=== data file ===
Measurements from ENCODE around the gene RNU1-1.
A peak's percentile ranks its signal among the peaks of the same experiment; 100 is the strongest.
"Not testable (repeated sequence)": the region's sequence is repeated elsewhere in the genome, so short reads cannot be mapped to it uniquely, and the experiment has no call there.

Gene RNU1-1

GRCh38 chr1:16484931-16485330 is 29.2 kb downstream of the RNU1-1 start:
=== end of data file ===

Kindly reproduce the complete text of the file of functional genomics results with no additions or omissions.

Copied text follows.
Measurements from ENCODE around the gene RNU1-1.
A peak's percentile ranks its signal among the peaks of the same experiment; 100 is the strongest.
"Not testable (repeated sequence)": the region's sequence is repeated elsewhere in the genome, so short reads cannot be mapped to it uniquely, and the experiment has no call there.

Gene RNU1-1

GRCh38 chr1:16484931-16485330 is 29.2 kb downstream of the RNU1-1 start: